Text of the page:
John Waters on Cy Twombly
March 30, 2009
"You make me feel so respectable," writer and filmmaker John Waters wryly remarked after a rousing welcome to the Smithsonian American Art Museum, then added, "We'll see what we can do about it."
Baltimore-native Waters, best known for his films Hairspray and Pink Flamingos, spoke, if not performed, at the McEvoy Auditorium, as the inaugural speaker in the second annual American Pictures Distinguished Lecture Series. For one hour on Saturday afternoon, Waters shared his interpretation of Cy Twombly's Letter of Resignation. From the word go, Waters had the SRO audience captivated as he "narrated" the thirty-eight separate drawings that make up this work. At times, Waters had us in stitches, relating slightly off-color stories, and using words not found in museum labels. Often in strong language, he created a persona, or voice for the letter writer: a disgruntled worker who is drafting (and re-drafting) his letter of resignation. By the thirty-eighth draft, he's just about there.
Getting into his character's head was pretty scary stuff, as the soon-to-be-unemployed worker rants about his job, colleagues, boss, "the nosy cleaning crew," and the "cheapskate Christmas bonus" he received. But, according to Waters, as we move forward, the author of the letter gets "clearer and clearer."
Waters collects Twombly's art and boasts of owning eighty-one books on the man best known for his inventive, yet illegible handwriting—the hallmark of his work. Depending on your politics, Twombly's work either looks like indecipherable hieroglyphs, or, if you share Waters's vision, the artist's hidden language, "the poetics of the Palmer method," speaks volumes. If you're slightly skeptical about Twombly's place in the canon, then you're not alone. Waters's longtime housekeeper Rosa is not a fan, and apparently told Waters, "They have the nerve to put this in a book."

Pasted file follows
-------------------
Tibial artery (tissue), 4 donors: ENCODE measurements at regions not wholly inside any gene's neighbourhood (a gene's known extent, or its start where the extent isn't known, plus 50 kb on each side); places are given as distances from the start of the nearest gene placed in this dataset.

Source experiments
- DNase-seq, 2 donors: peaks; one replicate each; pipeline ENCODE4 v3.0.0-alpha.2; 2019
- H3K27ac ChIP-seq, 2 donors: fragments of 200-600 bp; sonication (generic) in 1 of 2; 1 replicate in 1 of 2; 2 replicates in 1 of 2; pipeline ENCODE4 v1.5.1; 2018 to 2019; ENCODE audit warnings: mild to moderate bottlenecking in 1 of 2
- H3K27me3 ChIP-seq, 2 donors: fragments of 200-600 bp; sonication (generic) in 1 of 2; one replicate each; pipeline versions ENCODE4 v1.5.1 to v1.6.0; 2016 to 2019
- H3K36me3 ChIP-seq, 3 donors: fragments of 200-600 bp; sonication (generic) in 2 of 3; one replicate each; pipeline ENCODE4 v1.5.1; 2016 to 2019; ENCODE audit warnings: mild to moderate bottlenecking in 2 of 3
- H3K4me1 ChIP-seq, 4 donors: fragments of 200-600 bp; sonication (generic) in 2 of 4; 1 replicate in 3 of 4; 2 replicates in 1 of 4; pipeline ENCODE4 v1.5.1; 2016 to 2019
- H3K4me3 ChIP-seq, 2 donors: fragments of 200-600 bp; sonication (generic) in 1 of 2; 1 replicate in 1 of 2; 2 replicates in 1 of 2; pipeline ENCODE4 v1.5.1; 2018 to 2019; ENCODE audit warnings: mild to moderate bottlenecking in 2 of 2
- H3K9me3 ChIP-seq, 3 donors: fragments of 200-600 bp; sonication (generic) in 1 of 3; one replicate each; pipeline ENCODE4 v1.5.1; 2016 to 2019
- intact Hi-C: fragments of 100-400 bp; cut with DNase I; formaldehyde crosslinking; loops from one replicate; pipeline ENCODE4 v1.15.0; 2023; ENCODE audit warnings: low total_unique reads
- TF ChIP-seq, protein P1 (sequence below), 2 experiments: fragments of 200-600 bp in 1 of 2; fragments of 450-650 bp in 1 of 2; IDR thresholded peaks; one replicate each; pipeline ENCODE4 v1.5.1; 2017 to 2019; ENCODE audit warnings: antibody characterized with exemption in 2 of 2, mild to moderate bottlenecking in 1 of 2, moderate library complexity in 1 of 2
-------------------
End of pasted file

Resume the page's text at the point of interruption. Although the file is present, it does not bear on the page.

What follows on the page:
Art collecting for Waters began when he was nine years old and bought some Miró cards in the gift shop at the Baltimore Museum of Art. When he showed them to his friends and they all hated it, he said, "Wow," and began to understand the power of art. I think that early experience helped him to shape his feelings on modern art in general, and Twombly in particular. "Doesn't it make you mad? It should. It's modern art's job to destroy everything that came before it," Waters said. He then praised Twombly for his artistic scribbles, handwriting he referred to as "both violent and erotic."
Waters, who keeps the Letters of Resignation catalogue by his bed, says that Twombly created "such confident work it makes people mad." To detractors not fond of the work, Waters offered this retort, "This kind of contemporary art hates you too, and you deserve it."
During the Q & A that followed, Waters told us that he writes by hand. "The art of writing is something I do everyday. As I get older I can't read my own handwriting." How very Twombly of him.
Check out the other speakers in the series. Up next, Jamaica Kincaid speaks about Edward Lamson Henry's Kept In on April 11.
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